Ready to get started with creating Virtual Machine’s in SmartOS?

Not so fast, before we jump in and get started, its important to have a good understanding of some of the fundamental concepts surrounding how SmartOS works and the tools we use to manage the system. Ensuring that a solid understanding of the foundations of SmartOS is in place prior to creating vm’s will assist in making our SmartOS learning curve as short and enjoyable as possible.


Every Virtual Machine in SmartOS is in the form of a UUID, this includes both OS Virtual Machines (zones) and KVM Virtual Machines. The Universally Unique Identifier (UUID) is the ID of the VM and will be used to reference it for the rest of its lifecycle. A UUID is represented by 32 digits, displayed in 5 groups separated by hyphens. For example: one of my KVM FreeBSD vm’s running on SmartOS has the following UUID.


You may be wondering how on earth you are going to remember this long convoluted number, but rest assured there are other ways of identifying which Virtual Machine is which by assigning a friendly name or “Alias” or a “Hostname” to each. This UUID naming convention makes a lot of sense when you start managing thousands of VM’s. In SmartOS most commands you issue, operate on VMs by their UUID. In SmartOS UUID’s are supported with bash tab-completion so that you can tab-complete them out without having to type them out for each command.

VMADM – One tool to manage them all

I believe there is a lot of power in simplicity, and to me it seems that the same engineering influences that were at work to shape the “zfs” and the “zpool” commands, were the same influences that  brought simplicity to the creation and management of Virtual Machines under SmartOS.

This tool is called “vmadm”

In a nutshell, the vmadm tool allows you to interact with and manage virtual machines on a SmartOS system. We are not going to dive too deep into vmadm right now as we will be using it in a lot more detail when we actually get to the VM creation section, but suffice to say, if you want to start becoming a SmartOS Ninja, a good idea is to read the “manual” page for vmadm to get acquainted with the myriad options it supports. For now here is a simple “vmadm list” example: that shows some information on the Virtual Machines on my test system.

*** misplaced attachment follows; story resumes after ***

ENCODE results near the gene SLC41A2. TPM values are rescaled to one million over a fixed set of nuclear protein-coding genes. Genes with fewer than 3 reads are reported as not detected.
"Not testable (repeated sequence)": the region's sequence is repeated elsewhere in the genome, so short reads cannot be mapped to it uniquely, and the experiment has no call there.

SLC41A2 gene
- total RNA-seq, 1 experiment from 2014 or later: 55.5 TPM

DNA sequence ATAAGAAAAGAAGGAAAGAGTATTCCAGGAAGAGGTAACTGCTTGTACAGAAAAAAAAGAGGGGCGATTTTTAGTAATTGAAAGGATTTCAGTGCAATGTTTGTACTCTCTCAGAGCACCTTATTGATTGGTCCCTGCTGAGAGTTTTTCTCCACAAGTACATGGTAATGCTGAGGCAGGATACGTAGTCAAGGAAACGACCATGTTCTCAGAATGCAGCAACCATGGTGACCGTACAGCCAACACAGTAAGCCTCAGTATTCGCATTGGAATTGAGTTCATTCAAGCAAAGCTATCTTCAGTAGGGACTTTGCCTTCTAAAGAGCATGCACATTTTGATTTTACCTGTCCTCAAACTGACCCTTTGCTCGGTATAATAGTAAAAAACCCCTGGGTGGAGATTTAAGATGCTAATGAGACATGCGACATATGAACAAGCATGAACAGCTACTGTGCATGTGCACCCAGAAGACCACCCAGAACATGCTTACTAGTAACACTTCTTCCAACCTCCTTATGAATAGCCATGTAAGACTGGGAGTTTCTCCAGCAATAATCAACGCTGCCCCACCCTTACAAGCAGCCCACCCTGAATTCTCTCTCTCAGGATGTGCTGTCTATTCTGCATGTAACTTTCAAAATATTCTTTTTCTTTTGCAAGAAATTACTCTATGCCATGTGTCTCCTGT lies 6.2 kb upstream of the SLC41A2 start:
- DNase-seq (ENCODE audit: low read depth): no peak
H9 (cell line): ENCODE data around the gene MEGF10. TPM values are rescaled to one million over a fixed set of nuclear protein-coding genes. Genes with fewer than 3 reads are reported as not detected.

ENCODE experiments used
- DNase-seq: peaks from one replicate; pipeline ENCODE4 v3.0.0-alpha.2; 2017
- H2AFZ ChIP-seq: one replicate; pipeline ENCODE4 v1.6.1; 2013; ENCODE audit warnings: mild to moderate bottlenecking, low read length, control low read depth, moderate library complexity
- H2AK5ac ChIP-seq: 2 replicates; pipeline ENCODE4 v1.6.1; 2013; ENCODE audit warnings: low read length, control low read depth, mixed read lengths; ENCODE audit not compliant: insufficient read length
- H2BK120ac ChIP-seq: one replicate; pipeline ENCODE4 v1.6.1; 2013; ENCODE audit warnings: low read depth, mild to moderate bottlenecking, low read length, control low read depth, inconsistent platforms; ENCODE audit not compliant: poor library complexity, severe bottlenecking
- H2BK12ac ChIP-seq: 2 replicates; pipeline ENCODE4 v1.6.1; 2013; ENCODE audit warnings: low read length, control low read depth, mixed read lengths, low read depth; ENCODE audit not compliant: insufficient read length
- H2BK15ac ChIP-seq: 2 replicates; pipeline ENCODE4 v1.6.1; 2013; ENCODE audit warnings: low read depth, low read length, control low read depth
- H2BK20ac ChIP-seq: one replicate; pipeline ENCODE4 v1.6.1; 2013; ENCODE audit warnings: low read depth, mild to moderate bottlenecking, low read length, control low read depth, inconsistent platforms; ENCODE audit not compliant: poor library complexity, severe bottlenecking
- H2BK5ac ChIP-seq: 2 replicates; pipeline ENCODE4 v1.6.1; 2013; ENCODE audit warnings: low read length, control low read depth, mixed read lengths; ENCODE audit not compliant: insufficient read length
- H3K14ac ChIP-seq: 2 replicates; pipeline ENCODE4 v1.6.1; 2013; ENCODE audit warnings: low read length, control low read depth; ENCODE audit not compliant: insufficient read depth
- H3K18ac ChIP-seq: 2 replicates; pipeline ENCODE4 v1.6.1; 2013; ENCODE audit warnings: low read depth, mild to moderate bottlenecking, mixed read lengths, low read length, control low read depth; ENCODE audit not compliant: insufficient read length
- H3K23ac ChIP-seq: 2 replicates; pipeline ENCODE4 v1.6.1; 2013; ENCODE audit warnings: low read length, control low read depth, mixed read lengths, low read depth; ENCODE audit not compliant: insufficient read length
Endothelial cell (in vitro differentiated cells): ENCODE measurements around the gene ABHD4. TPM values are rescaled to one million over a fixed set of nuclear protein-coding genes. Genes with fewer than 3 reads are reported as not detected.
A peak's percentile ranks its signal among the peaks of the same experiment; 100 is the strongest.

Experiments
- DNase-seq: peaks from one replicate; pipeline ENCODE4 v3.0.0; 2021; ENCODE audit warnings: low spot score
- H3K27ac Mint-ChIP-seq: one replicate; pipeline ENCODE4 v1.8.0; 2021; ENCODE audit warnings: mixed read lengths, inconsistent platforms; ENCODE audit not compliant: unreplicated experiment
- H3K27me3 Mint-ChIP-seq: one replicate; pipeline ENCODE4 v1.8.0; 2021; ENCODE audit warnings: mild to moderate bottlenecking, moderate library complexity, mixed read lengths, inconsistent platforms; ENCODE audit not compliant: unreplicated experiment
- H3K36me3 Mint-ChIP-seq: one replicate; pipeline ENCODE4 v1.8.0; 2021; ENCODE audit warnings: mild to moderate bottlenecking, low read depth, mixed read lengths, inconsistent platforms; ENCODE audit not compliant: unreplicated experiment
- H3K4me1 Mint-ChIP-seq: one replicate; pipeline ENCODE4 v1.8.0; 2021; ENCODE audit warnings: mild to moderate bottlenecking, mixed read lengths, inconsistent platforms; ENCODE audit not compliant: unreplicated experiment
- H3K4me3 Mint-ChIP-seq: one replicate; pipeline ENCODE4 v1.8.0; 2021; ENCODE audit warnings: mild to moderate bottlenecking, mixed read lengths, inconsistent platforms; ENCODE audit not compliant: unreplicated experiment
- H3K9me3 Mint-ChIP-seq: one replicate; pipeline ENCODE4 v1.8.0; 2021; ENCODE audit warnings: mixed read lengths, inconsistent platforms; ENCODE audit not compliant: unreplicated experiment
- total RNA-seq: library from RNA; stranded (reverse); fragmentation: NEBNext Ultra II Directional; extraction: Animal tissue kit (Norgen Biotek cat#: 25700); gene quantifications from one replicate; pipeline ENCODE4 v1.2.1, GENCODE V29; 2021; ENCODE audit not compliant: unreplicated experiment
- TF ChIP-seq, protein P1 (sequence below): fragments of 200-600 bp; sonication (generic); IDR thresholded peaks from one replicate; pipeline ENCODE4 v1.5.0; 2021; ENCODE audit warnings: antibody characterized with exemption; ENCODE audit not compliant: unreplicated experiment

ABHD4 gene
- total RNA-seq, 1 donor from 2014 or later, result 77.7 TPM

[root@00-15-17-ae-1f-d9 ~]# vmadm list -o uuid,type,ram,vcpus,nics.0.ip,state,alias

UUID                                 TYPE RAM VCPUS  NICS.0.IP  STATE   ALIAS
b05811a2-9909-4984-8fb8-33afc77e8991 OS   256  -  stopped mysmartos1
038484eb-17d5-49ad-9e05-4a70b544dd96 KVM  512  1  stopped fbsd9-master
2eb7e0f2-24e1-44b3-af75-0043e0527ca9 KVM  512  1  running plato
4fb96695-4cbe-4257-a194-343f0dc193bd KVM  512  1  stopped freebsd8.2
d152947b-f42a-40f5-9c1b-a1e1b99b0f0a KVM  512  1  running socrates
cb18400e-0df6-40a1-b6d8-f99d6f53e9b0 KVM 1024  1  running win2k3-master
f77b0731-1522-476b-8ff8-8078be995802 KVM 1024  1  stopped fbsd8.2-master

JSON – “No, he is not some dude you know!

JSON (JavaScript Object Notation) is a lightweight data-interchange format. It is easy for humans to read and write. It is easy for machines to parse and generate.

SmartOS guests are defined in JSON. To create a vm in SmartOS we define the Virtual Machine properties in a JSON definition file in JSON format. We then pass this JSON file or payload to the “vmadm” tool to create our Virtual Machine. example:

[root@00-15-17-ae-1f-d9 ~]# vmadm create mynewvm.json
Successfully created c10e35b9-386c-4065-aec6-3167ee076d46

Below is the contents JSON file used to create the new KVM Virtual Machine.  example: mynewvm.json

"brand": "kvm",
"vcpus": 1,
"autoboot": false,
"ram": 512,
"hostname": "fbsd9.0-newvm",
"alias": "fbsd 9.0 newvm",
"resolvers": [
"disks": [
"boot": true,
"model": "ide",
"size": 40960
"nics": [
"nic_tag": "admin",
"model": "e1000",
"ip": "",
"netmask": "",
"gateway": "",
"primary": 1
] }

What I like to do is save a couple of different JSON template files on my desktop and use these files to quickly provision new virtual machines. I make basic changes to these saved JSON template files e.g (ip address, hostname, alias) and then use them to provision new Virtual Machines.